The British writer W. Somerset Maugham wrote,
It is very difficult to know people. For men and women are not only themselves, they are also the region in which they are born, the city apartment or the farm in which they learned to walk, the games they played as children, the old wives' they overheard...the poets they read, and the God they believed in. You can know them only if you are them.
Elizabeth Brewster's poem certainly carries this same theme--that people incorporate into themselves their environments: "People are made of places." Connotative, too, of Robert Frost's poem "Mending Fences" in which Frost does not understand why he and his neighbor must mend the stone wall between them because "He is all pine and I am apple orchard," and the two men are completely different from each other. Likewise, Brewster is "pine woods" and "blueberry patches" while now as she lives in a city, she observes that people carry on them "the smell of smog" and subways. Rather than wild flowers growing beside an old farmhouse, in the city nature [is] "tidily plotted with a guidebook."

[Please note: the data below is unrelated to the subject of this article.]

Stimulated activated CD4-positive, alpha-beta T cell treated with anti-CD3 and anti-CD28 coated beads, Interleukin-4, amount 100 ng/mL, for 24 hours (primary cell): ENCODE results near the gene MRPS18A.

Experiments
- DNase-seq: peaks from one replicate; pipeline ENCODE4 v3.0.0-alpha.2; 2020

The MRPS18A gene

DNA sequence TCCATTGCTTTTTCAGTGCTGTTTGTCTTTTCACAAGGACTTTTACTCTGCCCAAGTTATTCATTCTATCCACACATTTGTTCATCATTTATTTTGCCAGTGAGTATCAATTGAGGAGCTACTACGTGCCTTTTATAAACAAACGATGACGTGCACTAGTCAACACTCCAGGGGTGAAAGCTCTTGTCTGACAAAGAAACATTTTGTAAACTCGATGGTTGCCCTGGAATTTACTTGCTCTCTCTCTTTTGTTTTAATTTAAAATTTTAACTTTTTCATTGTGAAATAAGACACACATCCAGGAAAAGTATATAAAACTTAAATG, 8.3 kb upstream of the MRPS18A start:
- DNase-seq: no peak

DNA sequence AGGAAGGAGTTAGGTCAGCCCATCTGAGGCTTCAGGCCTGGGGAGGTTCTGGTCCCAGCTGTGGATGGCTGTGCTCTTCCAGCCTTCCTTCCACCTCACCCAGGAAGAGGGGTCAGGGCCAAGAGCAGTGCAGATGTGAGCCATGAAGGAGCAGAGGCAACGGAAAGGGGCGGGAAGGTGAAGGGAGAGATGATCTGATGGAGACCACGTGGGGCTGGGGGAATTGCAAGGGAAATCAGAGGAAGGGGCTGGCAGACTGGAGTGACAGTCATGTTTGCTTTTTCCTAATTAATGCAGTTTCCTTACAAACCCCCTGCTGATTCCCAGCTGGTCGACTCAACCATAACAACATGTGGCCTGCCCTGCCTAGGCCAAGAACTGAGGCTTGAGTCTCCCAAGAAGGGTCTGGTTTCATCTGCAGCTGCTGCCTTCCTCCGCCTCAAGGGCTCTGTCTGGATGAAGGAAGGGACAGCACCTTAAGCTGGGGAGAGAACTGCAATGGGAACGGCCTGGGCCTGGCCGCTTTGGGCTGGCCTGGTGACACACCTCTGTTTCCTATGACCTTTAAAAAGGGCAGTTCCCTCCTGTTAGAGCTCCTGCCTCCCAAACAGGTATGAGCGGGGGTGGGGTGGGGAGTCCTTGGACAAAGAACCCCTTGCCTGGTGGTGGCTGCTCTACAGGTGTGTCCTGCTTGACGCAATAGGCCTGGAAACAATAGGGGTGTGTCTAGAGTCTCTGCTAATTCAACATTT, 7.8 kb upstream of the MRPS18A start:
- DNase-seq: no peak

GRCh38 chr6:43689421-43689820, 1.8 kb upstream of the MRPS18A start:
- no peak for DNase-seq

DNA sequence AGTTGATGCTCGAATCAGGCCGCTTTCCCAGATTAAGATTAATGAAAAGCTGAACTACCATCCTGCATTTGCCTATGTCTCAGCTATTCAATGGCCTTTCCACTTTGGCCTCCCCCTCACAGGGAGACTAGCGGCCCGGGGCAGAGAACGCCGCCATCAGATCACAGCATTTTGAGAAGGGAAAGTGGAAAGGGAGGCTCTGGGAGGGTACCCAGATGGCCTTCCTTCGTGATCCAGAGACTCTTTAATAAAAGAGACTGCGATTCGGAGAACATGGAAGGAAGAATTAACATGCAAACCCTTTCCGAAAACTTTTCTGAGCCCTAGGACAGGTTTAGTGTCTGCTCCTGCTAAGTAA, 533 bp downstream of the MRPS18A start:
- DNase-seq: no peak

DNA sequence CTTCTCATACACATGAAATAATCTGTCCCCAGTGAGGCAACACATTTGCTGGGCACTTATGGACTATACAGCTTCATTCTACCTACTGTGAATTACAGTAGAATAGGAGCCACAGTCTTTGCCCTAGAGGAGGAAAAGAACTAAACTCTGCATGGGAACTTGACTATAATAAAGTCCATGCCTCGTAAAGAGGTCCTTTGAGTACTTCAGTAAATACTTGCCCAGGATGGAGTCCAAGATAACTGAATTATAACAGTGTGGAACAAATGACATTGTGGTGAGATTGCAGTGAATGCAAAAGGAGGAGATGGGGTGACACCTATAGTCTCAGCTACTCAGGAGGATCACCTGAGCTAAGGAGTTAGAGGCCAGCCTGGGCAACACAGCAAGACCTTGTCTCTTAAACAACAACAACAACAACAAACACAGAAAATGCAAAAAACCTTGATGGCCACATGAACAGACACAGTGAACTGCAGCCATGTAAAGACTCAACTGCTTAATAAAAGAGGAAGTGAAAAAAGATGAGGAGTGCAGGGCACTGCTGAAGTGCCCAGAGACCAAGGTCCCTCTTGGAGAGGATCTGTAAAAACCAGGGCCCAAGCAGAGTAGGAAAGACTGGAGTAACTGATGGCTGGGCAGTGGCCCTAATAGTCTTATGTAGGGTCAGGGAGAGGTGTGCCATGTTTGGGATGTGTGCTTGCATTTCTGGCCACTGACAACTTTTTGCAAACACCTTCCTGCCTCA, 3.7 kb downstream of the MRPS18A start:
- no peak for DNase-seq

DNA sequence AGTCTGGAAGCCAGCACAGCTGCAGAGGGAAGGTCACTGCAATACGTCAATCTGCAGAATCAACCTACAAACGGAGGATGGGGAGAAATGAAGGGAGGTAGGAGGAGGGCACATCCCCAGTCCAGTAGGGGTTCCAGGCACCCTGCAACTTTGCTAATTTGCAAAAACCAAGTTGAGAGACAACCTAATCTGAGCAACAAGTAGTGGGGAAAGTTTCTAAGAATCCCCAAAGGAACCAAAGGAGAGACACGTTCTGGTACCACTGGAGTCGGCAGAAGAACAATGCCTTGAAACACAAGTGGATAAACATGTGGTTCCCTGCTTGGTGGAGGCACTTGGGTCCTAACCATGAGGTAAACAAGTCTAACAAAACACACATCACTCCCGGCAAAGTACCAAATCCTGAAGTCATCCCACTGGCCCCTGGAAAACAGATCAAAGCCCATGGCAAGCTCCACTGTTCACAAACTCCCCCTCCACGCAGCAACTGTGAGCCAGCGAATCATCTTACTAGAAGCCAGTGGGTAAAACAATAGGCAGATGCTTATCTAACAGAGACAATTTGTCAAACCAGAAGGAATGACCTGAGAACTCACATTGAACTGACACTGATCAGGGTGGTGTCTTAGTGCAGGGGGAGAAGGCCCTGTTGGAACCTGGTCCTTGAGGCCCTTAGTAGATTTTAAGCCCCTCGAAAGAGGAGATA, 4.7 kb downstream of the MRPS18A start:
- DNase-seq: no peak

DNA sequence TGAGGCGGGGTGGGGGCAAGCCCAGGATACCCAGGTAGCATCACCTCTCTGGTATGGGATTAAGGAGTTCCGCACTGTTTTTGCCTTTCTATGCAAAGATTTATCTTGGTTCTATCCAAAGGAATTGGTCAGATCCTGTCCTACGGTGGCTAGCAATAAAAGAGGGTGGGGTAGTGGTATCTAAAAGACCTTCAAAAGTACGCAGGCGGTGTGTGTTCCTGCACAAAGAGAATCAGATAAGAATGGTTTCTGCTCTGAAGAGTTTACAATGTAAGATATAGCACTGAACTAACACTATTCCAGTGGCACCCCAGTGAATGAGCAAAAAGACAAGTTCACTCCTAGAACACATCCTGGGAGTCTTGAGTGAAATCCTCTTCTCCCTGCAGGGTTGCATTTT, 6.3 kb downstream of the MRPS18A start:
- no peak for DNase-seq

Unhappy with the artificiality and pollution of the city, the poet is nostalgic for the countryside from whence she has come, a place that smells of wood and berries, a place that is open and spacious, not crowded and steel buildings with "chromium-plated offices" in which people are confined. Her memory returns and recalls sharply her contented past, ending in a poetic couplet replete with metaphor, tactile imagery, and alliteration:
A door in the mind blows open, and there blows
a frosty wind from fields of snow.
These figurative lines convey the beauty and persistence of memories within the sensitive nature of the poet, who is captured by memory.